Anxiety is on the rise among teenagers and high school students all over the globe. Anxiety disorders are the most common mental health disorders with 25% of teenagers being affected meaning that 1 in 4 teenagers suffer from an anxiety disorder. These disorders are also being glamorized and self diagnosed. Many people misunderstand high levels of stress that go on for long periods of stress to be an anxiety disorder but there are certain human reactions that are normal when feeling stressed. Learning the correct meanings of certain words that have been made out to be synonyms is very important especially when it comes to the mental health of others.
WHAT IS ANXIETY?
Definition: Intense, excessive, and persistent worry and fear about everyday situations
Anxiety is the body’s response to being overwhelmed with worry and fear. There are times where everyone feels anxious or has a feeling of anxiety but some people experience an irrational amount of the feeling which is usually from an underlying issue or an anxiety disorder. Anxiety is triggered by stress but it manifests into an irrational sense of stress. Anxiety also about a certain thing does not go away once the situation has been handled or the “threat” goes away.
WHAT IS STRESS?
Definition: A state of mental or emotional strain or tension resulting from adverse or very demanding circumstances
Stress is the body’s response to being overwhelmed with challenge and demand. Stress is different from anxiety in the sense that there is usually a rational reason behind why an individual is experiencing stress. Stress is not typically brought on by doing everyday activities. Stress is usually brought on by specific things occurring such as receiving a large amount of homework or being put under a lot of pressure. Stress can also be positive in bursts when it helps you to get out of danger or meet a deadline.
THE BIGGEST STRESSORS:
- Fear of Failure
- Social Pressure
- Uncertainty About the Future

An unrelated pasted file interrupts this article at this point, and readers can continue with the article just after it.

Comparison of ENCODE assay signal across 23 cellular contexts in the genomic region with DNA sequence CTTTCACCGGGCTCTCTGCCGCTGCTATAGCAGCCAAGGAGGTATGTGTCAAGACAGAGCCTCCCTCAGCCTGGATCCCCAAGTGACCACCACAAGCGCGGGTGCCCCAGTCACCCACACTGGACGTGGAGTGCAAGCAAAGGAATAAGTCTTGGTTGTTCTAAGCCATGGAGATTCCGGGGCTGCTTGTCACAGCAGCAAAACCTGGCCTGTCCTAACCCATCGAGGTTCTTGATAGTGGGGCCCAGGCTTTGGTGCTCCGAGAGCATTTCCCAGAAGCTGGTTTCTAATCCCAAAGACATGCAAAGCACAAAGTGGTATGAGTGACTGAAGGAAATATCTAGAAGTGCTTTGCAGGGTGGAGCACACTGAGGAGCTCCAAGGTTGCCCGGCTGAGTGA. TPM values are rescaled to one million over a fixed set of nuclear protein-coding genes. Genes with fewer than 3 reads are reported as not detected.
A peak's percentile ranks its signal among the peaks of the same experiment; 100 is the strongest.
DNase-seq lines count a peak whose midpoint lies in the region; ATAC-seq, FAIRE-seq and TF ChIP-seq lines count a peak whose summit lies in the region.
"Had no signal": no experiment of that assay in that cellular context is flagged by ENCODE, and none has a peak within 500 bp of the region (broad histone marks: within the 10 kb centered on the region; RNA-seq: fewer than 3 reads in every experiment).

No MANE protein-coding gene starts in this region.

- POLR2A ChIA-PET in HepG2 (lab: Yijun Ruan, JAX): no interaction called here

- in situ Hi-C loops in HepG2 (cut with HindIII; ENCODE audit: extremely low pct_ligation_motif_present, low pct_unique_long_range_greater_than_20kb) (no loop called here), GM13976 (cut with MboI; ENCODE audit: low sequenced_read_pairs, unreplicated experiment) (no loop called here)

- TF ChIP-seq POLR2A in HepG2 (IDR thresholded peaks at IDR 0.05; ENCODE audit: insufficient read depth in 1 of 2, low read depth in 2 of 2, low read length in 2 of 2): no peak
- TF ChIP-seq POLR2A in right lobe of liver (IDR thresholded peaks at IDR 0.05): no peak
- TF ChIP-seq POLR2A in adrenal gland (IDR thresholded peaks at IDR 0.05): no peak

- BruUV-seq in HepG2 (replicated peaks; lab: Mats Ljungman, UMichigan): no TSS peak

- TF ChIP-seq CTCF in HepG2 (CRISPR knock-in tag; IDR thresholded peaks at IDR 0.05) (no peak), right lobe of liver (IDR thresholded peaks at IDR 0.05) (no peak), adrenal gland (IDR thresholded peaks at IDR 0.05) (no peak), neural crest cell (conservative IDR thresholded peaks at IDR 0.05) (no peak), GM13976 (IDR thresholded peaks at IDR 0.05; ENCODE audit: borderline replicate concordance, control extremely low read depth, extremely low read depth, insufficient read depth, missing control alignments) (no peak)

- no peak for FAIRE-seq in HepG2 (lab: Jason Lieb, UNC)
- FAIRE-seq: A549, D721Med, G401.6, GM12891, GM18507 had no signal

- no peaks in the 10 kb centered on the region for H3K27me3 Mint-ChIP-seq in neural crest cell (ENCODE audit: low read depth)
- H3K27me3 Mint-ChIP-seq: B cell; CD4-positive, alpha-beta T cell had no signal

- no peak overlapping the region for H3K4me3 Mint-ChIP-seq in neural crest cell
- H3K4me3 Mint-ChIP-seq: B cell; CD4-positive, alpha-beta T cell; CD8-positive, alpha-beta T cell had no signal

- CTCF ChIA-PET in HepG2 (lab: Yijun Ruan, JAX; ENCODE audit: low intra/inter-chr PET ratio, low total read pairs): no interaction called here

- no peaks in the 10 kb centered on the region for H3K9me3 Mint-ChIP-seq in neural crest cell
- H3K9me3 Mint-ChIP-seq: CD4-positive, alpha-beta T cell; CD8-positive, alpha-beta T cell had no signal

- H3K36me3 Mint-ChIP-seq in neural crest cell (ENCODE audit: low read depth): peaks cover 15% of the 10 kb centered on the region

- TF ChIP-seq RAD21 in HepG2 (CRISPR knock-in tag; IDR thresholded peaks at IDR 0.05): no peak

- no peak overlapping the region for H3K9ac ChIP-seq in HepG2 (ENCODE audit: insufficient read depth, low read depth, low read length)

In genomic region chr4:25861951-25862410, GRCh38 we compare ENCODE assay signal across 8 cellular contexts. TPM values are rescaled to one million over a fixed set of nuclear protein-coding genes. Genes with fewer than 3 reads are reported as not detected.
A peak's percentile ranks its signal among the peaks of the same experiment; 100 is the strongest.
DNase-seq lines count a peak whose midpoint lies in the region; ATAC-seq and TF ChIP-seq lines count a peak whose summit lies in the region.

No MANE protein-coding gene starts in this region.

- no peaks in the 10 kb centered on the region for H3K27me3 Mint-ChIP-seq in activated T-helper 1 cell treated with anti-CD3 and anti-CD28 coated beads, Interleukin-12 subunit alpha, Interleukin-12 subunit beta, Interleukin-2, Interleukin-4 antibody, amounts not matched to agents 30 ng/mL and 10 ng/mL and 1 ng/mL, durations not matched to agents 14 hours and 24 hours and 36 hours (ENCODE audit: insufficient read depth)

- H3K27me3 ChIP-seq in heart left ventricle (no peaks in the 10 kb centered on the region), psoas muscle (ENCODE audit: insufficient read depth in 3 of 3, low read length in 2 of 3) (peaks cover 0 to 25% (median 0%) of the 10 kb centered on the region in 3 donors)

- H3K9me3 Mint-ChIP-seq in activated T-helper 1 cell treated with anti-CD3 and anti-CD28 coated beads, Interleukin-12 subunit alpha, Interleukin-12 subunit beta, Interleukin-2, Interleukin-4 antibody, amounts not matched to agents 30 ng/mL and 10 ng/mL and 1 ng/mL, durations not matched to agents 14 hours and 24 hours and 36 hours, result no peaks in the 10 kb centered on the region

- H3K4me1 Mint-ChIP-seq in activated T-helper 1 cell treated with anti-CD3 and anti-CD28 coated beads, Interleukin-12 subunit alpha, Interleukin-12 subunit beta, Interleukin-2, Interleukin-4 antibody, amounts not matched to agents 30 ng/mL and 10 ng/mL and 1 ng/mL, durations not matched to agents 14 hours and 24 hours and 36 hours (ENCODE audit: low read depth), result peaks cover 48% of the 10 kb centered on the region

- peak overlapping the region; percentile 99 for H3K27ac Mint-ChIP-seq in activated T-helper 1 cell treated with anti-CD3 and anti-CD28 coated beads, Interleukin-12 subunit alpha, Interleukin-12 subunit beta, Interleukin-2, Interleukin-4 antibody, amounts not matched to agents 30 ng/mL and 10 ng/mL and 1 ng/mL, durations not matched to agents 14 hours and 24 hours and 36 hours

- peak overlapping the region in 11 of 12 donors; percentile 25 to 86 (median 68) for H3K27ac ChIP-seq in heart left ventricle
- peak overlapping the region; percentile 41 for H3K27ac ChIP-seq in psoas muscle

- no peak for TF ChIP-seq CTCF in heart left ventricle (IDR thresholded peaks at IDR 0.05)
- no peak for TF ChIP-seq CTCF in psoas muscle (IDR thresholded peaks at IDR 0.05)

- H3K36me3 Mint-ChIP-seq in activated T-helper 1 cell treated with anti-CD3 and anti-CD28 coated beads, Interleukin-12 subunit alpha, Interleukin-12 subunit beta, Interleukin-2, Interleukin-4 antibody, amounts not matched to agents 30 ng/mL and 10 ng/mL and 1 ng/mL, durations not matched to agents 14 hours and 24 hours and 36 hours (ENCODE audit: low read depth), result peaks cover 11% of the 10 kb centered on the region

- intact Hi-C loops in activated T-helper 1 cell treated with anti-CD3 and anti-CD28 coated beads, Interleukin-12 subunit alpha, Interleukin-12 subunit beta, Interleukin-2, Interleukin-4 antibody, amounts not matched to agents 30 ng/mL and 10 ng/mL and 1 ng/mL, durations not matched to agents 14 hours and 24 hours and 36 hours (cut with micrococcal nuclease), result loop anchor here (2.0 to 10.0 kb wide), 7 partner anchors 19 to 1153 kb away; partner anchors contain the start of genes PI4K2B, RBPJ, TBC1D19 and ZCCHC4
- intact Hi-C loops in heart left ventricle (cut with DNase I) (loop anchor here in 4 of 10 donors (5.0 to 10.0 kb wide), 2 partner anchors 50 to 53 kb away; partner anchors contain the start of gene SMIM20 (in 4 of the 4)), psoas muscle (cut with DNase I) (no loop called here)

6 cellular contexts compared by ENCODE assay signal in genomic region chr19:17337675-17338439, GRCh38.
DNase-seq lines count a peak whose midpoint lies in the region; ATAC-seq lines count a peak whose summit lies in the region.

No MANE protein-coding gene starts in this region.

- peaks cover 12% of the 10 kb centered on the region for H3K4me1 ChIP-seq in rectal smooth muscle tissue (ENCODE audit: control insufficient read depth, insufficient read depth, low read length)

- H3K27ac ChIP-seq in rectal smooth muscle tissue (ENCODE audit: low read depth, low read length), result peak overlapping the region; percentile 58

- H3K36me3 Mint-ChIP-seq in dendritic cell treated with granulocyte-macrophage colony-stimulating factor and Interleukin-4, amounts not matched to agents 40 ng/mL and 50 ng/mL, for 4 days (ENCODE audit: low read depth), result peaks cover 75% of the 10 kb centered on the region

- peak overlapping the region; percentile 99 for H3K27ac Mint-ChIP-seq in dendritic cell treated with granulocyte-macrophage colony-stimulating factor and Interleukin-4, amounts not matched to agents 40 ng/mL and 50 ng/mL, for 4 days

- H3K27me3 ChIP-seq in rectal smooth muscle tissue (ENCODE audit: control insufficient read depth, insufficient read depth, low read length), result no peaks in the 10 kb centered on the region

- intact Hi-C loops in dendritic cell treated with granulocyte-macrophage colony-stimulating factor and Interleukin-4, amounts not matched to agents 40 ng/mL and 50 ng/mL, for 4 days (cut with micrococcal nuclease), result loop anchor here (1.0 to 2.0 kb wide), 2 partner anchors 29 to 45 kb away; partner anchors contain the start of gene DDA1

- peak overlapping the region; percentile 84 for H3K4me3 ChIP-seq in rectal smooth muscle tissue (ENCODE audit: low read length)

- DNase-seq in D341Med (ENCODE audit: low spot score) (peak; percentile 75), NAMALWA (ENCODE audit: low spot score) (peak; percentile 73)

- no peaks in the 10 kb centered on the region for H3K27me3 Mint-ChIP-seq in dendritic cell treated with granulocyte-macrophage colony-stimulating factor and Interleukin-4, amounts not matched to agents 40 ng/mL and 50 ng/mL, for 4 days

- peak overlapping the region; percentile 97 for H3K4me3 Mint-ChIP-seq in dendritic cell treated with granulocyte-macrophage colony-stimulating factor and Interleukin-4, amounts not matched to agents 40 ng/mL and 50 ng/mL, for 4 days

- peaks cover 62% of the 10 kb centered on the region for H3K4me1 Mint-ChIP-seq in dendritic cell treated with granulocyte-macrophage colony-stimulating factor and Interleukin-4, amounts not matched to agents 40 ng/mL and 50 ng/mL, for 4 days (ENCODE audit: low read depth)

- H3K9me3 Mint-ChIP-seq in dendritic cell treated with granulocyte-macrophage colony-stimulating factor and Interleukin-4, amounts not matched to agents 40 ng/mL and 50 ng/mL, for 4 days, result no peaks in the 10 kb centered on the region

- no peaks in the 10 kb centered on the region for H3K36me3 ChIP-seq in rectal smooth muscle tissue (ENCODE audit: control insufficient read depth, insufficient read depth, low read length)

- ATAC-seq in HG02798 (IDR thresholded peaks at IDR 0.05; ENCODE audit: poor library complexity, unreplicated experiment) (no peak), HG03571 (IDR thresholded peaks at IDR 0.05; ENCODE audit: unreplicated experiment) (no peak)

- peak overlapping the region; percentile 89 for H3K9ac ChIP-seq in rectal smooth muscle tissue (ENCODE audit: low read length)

- Heavy workload
- Social media
THE BIGGEST ANXIETY INDUCERS:
- Arguments or conflict
- Fear of things going wrong
- Social media
- Changes to routine or disruption to lifestyle
- Generalized anxiety disorder – GAD is diagnosed when a person experiences feelings of restlessness, fatigue, difficulty focusing, irritability, excessive worry and difficulty sleeping with little to provoke it, most days, for at least 6 months
- Panic disorder – This is characterized by unexpected and repeated panic attacks which come with symptoms such as increased heart rate, sweating or chills, shaking, shortness of breath or difficulty breathing, feeling a loss of control over their body and emotions. People with panic disorder may try to avoid situations that they think might cause them to have a panic attack or constantly be dreading when the next one will occur. Some of these symptoms do occur as a normal human reaction to stress but the feeling of panic disorder is usually more intense and intrusive.
- Obsessive-compulsive disorder – OCD includes the urge to do something repetitively. A very stereotypical way of thinking of this disorder is just wanting to keep things clean and organized but not it is not keeping things tidy in the way one would think. People with this disorder will do things such as check objects repeatedly to reduce fear, repeating words, names or phrases, cleaning things to reduce risk of contamination or arranging things in a certain way that makes their brain feel less anxious.
- Post-traumatic stress disorder – PTSD is the body’s response to experiencing or living through a traumatic event. Symptoms don’t always start immediately after the event, they can start months after. The effects of the disorder include unwanted or unexpected flashbacks of the event, nightmares and avoidance of things or situations relating to the event.
Knowing the difference between stress and anxiety is very important when talking about mental health especially when you’re in high school. High school is full of stress and sometimes the stress that it causes on top of possible past trauma can turn into something much bigger such as an anxiety disorder. If you know someone that does have a diagnosed anxiety disorder the best thing you can do for them is reassure them that it will be ok. As confusing as it may be for you to understand where their thoughts are coming from and why they are thinking the way they are, be there for them to help them through it. A support system is always needed whether someone has a mental disorder or not.
QUESTIONS FOR VIEWERS:
- What have you learned from this presentation?
- What are some tips you have or things you do to reduce stress and/or anxiety?
This is a form where you can choose your top three stressors: